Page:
By Andrew Ładak
On October 19 I attended a presentation by Dr. Thaddeus Radziłowski, president of the Piast Institute, titled “Detroit Polonia: The Forgotten History.” It was the second in a six-part lecture/discussion program called “Reflections on Polish and Polish American History,” presented by the Piast Institute.
In his introduction, Dr. Radziłowski made the somewhat puzzling statement that, as Polish Americans, “We just don’t exist” in the history of Detroit. What he meant, he explained, was that despite being one of the largest ethnic groups in Detroit (in fact, the largest between 1910 and 1950), the Polish community—known as Polonia—seldom figures in published histories of the city. He attributed this relative absence to several factors. One was the tendency of early Polish immigrants to live in predominantly Polish (and Polish-speaking) contiguous neighborhoods, each centered on its own church. Prejudice against Poles was another factor. Xenophobia among “real” Americans began growing in the 1890s as increasing numbers of immigrants arrived from central, eastern and southern Europe. Native-born, more established Americans of Irish, English or German descent looked down on Poles and other immigrants from eastern Europe.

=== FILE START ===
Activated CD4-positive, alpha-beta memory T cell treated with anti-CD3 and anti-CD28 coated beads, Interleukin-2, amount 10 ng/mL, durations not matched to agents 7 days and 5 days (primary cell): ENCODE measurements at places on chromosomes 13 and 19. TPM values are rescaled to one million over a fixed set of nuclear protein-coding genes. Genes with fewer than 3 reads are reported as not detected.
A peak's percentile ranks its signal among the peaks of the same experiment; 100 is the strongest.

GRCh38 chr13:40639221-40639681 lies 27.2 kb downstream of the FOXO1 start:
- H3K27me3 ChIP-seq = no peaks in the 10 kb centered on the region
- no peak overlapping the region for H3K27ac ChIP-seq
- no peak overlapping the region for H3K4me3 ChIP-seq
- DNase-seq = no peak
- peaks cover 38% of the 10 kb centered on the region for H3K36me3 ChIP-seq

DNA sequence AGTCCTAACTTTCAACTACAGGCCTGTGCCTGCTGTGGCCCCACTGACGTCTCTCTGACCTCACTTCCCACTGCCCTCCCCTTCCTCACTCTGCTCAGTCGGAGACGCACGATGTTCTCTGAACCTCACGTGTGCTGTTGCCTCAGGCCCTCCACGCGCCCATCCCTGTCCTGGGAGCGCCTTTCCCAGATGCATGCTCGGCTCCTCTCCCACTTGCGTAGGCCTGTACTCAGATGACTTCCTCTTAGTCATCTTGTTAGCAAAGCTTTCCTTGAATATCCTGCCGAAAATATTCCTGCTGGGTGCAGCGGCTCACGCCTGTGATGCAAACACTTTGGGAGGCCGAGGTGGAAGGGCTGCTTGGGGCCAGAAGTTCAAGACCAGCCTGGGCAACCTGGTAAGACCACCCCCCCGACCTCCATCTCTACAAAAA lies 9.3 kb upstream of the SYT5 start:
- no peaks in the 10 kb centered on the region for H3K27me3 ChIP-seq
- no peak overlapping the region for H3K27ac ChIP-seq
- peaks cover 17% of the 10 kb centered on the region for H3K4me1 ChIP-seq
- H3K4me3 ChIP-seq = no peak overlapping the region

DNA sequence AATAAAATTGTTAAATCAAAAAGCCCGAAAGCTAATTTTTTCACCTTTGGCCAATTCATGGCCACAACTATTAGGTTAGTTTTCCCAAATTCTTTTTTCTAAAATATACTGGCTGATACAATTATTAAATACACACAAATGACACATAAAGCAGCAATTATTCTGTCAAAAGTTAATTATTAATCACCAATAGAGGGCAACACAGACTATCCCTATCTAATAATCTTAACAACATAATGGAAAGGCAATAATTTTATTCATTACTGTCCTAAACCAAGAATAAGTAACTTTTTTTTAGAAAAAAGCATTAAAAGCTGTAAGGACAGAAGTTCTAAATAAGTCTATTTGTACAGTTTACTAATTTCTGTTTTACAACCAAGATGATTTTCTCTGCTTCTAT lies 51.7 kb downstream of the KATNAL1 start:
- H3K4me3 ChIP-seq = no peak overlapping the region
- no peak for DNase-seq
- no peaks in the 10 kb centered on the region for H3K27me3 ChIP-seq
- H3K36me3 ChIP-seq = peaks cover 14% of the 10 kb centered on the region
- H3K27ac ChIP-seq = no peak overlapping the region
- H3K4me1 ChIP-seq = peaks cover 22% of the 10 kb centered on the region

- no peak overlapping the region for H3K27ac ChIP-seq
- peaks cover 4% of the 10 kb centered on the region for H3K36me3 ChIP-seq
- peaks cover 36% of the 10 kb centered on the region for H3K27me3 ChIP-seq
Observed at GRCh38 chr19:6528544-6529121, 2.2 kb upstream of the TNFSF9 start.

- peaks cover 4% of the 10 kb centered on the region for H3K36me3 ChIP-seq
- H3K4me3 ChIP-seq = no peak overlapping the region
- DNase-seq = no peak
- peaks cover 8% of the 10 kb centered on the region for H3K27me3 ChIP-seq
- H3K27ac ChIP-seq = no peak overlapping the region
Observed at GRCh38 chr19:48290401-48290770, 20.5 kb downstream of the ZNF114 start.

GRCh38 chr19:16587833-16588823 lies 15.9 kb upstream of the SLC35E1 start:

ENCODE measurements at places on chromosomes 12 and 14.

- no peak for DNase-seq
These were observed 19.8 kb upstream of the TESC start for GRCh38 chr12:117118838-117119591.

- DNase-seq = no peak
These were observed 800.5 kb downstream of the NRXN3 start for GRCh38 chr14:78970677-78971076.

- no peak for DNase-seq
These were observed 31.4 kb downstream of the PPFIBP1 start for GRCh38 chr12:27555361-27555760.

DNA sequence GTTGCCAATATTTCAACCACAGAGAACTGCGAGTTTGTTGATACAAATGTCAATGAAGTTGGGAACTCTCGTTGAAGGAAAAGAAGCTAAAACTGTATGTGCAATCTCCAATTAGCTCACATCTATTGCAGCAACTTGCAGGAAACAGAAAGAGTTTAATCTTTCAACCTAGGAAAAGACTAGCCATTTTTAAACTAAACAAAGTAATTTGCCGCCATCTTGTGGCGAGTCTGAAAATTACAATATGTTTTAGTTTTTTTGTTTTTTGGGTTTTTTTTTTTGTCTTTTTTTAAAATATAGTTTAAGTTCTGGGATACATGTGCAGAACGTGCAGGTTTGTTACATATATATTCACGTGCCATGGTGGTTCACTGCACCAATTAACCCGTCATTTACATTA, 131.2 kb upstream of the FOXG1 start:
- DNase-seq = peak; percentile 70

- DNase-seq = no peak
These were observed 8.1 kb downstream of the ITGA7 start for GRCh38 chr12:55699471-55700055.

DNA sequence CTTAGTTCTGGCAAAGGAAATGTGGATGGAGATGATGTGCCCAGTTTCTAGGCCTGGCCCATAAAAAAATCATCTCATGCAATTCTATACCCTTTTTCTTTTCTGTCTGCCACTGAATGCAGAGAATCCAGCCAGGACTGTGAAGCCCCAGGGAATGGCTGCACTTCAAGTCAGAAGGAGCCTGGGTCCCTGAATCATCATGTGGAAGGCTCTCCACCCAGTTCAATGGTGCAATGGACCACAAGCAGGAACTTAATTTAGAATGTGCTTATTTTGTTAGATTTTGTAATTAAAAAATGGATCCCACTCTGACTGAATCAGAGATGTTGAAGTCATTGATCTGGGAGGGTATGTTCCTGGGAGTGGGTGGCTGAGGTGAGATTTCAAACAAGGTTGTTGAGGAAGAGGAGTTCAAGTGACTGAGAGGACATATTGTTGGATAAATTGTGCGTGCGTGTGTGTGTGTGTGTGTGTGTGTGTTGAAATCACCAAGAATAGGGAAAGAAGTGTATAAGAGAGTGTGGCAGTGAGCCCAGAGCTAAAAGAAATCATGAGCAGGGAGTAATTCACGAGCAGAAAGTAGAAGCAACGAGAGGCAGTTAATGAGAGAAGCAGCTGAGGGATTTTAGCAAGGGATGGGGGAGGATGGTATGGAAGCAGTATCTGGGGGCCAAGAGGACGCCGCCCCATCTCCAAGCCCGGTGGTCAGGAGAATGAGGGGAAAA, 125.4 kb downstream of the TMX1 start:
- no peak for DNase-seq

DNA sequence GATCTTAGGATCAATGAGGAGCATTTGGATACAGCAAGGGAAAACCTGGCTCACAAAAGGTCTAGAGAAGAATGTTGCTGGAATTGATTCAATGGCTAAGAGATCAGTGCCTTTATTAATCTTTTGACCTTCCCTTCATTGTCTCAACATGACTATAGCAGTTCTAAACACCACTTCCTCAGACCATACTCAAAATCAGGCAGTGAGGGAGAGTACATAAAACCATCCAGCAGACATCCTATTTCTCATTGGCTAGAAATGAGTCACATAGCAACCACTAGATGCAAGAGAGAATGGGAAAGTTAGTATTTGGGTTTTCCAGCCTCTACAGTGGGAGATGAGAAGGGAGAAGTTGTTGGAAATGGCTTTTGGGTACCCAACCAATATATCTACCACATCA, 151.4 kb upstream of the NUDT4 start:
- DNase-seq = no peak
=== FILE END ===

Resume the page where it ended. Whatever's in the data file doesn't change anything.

Perhaps the main reason for Poles’ absence in the written history of Detroit is that from around 1918 Poles found themselves increasingly excluded from the city’s politics. New laws, aimed at “reforming” city council elections, eliminated patronage, forbade party involvement, reduced the council from 42 members to eight, and required all members to be elected “at large” rather than within their own (perhaps heavily Polish) ward. As a result, Poles were largely eliminated from Detroit’s city council and, effectively, from the city’s political life. That, in turn, limited their overall visibility and influence for decades.